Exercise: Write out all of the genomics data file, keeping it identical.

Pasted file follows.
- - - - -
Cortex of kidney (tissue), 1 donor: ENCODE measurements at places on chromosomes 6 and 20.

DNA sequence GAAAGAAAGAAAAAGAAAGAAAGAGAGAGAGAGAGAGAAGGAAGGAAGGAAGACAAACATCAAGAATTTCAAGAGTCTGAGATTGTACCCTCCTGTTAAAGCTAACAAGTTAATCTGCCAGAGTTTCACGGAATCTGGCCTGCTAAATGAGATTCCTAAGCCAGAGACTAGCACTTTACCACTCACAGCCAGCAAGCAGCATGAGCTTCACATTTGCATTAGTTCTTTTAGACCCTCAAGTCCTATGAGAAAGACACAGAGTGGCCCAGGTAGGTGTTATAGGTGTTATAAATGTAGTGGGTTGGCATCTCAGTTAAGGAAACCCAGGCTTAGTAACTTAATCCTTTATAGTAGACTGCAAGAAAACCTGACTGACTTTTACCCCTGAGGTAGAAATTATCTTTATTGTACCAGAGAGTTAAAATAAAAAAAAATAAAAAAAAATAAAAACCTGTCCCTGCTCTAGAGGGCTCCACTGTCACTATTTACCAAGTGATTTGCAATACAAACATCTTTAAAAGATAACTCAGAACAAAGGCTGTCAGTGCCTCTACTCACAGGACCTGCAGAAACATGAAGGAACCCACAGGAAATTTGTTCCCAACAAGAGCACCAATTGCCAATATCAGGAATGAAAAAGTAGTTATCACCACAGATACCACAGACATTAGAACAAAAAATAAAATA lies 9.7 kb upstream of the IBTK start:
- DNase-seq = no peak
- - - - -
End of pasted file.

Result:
Cortex of kidney (tissue), 1 donor: ENCODE measurements at places on chromosomes 6 and 20.

DNA sequence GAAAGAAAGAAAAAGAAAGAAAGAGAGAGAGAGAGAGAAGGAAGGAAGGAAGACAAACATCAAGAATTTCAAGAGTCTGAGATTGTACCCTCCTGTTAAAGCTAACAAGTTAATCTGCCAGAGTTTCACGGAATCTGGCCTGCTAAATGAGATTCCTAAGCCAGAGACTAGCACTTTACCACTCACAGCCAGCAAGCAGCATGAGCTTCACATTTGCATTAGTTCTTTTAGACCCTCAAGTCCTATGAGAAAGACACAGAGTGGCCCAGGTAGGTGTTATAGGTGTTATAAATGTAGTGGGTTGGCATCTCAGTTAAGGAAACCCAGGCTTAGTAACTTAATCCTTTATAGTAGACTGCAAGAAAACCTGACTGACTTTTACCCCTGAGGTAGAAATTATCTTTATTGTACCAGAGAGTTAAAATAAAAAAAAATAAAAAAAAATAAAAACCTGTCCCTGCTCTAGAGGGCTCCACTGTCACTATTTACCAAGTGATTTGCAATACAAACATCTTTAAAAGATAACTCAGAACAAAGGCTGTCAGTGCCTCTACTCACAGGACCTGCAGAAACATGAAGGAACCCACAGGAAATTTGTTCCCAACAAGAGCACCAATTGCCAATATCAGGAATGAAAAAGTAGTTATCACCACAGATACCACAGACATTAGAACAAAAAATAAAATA lies 9.7 kb upstream of the IBTK start:
- DNase-seq = no peak